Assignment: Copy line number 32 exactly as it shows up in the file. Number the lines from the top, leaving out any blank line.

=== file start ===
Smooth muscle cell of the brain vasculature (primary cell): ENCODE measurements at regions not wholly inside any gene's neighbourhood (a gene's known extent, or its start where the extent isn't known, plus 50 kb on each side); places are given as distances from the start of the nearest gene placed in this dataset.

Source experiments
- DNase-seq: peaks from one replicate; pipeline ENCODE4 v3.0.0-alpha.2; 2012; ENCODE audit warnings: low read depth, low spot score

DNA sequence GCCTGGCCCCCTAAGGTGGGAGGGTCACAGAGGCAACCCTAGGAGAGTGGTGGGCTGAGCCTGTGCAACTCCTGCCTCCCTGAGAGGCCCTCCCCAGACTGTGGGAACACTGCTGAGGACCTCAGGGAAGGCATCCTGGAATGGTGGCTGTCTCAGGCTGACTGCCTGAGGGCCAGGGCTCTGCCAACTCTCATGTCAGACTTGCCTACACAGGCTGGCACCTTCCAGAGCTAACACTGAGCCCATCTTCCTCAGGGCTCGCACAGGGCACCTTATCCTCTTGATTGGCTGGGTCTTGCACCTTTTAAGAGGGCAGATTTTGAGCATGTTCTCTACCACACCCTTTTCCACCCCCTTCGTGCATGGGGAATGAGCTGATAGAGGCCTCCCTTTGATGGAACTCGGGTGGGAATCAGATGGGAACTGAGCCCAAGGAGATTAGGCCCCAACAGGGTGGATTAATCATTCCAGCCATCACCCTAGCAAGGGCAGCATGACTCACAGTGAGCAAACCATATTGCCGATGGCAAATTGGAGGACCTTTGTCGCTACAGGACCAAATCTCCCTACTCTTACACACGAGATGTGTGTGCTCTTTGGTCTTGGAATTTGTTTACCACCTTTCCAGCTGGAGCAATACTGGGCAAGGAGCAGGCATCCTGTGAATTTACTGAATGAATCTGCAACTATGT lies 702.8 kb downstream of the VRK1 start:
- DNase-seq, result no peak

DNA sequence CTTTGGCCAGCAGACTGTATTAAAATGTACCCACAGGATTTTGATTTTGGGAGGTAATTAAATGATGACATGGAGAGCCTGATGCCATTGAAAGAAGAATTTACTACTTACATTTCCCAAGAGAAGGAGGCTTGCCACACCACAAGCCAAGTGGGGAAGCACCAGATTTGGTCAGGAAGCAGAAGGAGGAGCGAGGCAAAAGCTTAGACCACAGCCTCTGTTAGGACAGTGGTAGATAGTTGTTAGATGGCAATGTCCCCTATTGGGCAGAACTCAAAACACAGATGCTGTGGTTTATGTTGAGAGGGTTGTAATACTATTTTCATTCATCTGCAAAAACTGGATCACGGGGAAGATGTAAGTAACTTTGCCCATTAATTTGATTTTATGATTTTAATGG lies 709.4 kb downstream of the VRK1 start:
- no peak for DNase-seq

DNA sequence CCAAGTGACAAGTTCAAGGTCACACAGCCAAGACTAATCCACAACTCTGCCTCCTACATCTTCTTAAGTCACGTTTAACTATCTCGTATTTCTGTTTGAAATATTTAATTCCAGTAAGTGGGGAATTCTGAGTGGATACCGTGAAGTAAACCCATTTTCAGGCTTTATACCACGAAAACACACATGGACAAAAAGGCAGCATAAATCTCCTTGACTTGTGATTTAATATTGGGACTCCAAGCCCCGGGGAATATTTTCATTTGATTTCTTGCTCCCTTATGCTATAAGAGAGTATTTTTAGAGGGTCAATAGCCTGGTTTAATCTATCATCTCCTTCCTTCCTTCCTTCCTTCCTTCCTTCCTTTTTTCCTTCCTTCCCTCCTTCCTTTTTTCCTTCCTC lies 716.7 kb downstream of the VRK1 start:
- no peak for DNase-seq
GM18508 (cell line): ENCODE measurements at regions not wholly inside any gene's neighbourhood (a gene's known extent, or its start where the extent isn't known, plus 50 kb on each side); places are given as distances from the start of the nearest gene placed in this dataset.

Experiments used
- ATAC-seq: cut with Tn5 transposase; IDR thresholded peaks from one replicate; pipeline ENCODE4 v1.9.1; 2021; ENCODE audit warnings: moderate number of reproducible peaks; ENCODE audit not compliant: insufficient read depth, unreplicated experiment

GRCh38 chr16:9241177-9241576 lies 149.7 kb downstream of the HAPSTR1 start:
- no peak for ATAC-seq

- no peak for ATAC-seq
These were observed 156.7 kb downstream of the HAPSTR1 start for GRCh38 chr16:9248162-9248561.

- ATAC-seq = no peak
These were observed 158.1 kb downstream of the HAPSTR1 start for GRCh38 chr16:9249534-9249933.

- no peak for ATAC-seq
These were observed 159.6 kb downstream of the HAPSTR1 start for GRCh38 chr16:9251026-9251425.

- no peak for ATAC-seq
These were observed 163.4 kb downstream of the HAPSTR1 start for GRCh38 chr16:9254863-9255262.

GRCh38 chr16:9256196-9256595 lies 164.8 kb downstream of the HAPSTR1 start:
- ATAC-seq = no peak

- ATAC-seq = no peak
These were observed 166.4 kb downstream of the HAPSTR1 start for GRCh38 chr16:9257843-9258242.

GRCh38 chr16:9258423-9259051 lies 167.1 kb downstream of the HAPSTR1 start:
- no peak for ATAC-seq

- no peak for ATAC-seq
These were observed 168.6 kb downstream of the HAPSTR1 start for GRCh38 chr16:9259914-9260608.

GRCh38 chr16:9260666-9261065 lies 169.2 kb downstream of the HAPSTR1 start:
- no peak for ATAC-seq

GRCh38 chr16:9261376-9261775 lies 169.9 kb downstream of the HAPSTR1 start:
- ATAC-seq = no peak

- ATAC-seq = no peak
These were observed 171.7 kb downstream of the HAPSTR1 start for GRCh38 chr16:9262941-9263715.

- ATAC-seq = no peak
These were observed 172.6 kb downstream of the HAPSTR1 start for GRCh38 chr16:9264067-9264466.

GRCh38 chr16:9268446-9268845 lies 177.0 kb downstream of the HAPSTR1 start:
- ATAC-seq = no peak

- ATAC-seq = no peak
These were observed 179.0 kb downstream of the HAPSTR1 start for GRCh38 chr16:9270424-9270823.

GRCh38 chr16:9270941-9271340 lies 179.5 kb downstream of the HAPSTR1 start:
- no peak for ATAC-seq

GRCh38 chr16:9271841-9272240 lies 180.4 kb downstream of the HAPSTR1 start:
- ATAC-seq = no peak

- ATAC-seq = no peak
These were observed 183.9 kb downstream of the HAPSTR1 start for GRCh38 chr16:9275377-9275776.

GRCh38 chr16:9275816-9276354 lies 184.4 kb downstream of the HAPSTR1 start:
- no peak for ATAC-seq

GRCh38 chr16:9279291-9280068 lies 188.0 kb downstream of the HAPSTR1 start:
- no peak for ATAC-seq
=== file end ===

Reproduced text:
- no peak for ATAC-seq